Jump to ContentJump to Main Navigation
The Last Pagans of Rome$
Users without a subscription are not able to see the full content.

Alan Cameron

Print publication date: 2010

Print ISBN-13: 9780199747276

Published to Oxford Scholarship Online: January 2011

DOI: 10.1093/acprof:oso/9780199747276.001.0001

Show Summary Details
Page of

PRINTED FROM OXFORD SCHOLARSHIP ONLINE (oxford.universitypressscholarship.com). (c) Copyright Oxford University Press, 2020. All Rights Reserved. An individual user may print out a PDF of a single chapter of a monograph in OSO for personal use. date: 12 August 2020

Pagans and Polytheists

Pagans and Polytheists

(p.14) 1 Pagans and Polytheists
The Last Pagans of Rome

Alan Cameron

Oxford University Press

This chapter justifies the term “pagan”. The earliest documented meaning of the Latin paganus was apparently “rural,” from pagus, a rural district. But to judge from surviving texts, the dominant meaning by the early empire was “civilian,” as opposed to “military.” Soon after the middle of the 4th century, it became the standard Latin designation for non-Christians. It is less well known that by as early as the 1st century the word had passed into Greek, where it still survives in the modern language—but only in the second of these three meanings. The chapter also discusses the use of the term “polytheist” in place of “pagan”.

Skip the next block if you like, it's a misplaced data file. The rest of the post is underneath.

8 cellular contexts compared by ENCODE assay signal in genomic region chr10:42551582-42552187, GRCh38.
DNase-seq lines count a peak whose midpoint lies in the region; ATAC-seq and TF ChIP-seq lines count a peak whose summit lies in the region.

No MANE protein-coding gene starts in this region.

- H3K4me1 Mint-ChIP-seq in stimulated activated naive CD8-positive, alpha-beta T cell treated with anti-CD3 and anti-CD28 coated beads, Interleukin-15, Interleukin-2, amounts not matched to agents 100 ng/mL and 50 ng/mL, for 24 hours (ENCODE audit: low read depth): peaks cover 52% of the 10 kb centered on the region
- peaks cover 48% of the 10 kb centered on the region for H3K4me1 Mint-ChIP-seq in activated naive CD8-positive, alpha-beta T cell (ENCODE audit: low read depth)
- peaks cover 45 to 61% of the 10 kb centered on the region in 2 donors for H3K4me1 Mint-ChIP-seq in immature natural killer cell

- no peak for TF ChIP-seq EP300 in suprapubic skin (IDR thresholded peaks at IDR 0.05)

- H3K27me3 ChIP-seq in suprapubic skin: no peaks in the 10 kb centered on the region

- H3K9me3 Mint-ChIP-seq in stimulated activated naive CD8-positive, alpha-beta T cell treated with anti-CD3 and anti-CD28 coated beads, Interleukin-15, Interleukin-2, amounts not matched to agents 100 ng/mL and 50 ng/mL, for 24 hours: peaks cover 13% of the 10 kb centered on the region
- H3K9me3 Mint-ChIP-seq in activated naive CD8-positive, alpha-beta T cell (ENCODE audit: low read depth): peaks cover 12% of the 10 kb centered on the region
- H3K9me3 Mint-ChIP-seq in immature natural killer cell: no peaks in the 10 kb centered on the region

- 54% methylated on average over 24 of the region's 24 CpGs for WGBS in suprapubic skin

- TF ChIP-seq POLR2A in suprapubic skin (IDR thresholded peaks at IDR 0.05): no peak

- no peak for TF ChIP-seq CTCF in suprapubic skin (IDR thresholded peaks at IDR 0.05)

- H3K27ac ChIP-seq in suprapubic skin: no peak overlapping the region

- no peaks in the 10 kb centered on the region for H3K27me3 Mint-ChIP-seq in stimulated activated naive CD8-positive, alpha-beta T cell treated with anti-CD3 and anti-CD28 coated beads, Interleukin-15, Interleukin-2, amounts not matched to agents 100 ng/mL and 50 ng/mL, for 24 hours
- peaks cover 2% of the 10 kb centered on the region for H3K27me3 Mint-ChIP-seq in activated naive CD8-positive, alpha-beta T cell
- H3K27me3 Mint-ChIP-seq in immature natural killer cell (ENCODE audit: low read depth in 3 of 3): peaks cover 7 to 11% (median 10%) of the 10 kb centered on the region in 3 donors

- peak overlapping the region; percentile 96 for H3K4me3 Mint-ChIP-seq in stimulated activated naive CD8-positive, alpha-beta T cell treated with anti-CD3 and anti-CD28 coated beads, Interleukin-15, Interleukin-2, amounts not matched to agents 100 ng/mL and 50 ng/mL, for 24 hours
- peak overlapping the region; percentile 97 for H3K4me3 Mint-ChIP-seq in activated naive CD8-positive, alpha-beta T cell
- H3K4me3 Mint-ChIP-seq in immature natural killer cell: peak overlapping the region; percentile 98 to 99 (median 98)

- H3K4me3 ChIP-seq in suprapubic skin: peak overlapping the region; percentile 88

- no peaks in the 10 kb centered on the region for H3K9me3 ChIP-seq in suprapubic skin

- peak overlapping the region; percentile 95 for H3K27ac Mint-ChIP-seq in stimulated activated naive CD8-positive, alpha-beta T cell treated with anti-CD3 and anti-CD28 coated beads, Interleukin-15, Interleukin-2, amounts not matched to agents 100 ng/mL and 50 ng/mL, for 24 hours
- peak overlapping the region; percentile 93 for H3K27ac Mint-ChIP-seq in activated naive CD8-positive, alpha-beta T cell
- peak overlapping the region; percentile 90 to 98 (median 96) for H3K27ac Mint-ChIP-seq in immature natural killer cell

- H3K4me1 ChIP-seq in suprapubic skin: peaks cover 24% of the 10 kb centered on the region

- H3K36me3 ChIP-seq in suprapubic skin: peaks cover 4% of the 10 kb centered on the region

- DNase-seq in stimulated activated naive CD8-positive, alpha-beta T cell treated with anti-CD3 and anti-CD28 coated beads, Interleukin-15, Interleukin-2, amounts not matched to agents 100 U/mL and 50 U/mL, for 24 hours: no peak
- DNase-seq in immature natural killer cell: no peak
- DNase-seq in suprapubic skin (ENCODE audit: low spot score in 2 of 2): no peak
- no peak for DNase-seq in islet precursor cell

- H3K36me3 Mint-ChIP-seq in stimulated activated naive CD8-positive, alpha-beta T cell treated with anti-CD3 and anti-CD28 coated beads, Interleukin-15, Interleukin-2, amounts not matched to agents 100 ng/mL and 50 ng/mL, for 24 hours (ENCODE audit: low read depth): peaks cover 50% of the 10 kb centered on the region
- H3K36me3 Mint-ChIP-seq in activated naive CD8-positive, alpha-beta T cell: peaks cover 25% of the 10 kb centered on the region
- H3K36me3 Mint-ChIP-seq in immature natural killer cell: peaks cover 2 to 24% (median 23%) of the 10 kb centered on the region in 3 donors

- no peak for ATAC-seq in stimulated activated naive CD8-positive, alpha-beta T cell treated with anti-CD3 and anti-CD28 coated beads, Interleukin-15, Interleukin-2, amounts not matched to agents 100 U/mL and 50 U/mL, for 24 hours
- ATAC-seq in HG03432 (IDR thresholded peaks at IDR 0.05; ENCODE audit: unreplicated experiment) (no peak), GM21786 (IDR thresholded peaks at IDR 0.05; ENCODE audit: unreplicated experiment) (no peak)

Keywords:   pagan, paganus, Latin, Greek, polytheist

Oxford Scholarship Online requires a subscription or purchase to access the full text of books within the service. Public users can however freely search the site and view the abstracts and keywords for each book and chapter.

Please, subscribe or login to access full text content.

If you think you should have access to this title, please contact your librarian.

To troubleshoot, please check our FAQs , and if you can't find the answer there, please contact us .